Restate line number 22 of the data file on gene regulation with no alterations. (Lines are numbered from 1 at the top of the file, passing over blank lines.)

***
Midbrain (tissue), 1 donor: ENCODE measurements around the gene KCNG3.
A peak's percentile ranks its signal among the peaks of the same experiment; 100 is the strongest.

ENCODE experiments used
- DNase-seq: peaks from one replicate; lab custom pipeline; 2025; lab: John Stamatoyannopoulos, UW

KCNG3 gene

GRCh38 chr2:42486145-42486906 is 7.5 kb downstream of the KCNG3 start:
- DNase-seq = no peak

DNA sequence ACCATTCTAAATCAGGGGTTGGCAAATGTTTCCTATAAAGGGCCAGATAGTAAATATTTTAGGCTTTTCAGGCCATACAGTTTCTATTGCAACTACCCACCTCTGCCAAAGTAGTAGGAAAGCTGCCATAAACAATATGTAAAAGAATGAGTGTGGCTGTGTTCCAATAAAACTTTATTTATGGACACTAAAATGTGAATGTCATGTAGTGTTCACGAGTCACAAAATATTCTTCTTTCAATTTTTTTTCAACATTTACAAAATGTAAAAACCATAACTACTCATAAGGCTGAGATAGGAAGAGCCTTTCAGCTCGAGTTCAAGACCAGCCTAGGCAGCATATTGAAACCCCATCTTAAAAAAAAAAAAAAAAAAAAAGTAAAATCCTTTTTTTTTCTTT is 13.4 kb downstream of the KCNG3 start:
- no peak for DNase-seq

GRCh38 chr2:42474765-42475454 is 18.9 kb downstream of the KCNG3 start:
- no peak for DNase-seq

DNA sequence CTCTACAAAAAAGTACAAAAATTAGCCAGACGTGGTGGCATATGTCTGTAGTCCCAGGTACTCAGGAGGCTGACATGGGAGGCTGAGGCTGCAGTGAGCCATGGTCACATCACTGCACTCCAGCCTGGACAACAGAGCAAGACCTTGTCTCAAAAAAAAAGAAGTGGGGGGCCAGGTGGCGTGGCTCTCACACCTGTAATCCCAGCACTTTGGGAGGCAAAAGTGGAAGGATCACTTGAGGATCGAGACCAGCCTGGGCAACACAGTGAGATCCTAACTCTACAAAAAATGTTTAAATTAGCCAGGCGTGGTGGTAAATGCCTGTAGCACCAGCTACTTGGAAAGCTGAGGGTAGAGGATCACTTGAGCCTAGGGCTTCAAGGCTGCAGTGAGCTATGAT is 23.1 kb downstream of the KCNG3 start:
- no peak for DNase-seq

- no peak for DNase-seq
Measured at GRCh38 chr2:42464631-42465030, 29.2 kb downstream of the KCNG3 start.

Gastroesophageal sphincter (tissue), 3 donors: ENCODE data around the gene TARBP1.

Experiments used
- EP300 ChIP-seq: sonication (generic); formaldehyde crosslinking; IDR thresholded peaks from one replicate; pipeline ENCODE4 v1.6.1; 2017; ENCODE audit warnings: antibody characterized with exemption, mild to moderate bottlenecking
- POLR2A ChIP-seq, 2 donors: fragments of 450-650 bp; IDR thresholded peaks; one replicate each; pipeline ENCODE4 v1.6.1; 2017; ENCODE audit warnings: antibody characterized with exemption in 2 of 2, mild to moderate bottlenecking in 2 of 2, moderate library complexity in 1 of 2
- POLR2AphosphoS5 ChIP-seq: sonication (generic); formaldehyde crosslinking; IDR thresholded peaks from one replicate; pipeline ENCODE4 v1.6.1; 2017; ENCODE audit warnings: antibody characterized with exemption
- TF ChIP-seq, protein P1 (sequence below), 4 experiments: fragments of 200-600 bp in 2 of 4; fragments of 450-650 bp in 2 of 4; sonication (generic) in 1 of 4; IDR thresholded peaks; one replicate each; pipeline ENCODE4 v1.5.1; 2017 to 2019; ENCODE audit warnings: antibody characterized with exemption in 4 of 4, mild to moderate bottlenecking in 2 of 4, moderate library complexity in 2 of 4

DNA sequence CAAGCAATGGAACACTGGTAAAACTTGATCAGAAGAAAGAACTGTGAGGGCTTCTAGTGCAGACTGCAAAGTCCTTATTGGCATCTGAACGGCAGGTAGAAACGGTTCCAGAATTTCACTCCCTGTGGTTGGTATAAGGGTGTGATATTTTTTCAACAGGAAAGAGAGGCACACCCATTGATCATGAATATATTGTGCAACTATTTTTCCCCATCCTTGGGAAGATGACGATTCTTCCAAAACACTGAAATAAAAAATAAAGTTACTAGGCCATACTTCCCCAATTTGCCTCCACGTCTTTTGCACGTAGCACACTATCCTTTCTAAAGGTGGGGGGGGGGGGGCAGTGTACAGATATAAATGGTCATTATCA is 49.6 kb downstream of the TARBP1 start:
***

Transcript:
DNA sequence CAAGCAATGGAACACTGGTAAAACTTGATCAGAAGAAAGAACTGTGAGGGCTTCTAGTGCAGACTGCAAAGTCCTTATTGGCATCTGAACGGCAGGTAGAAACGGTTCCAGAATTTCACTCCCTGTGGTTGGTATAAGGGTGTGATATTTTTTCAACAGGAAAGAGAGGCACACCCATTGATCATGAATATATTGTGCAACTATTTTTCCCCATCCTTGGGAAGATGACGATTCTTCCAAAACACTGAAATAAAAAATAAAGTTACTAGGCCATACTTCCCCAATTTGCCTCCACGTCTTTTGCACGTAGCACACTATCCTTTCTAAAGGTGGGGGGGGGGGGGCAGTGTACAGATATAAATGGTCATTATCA is 49.6 kb downstream of the TARBP1 start: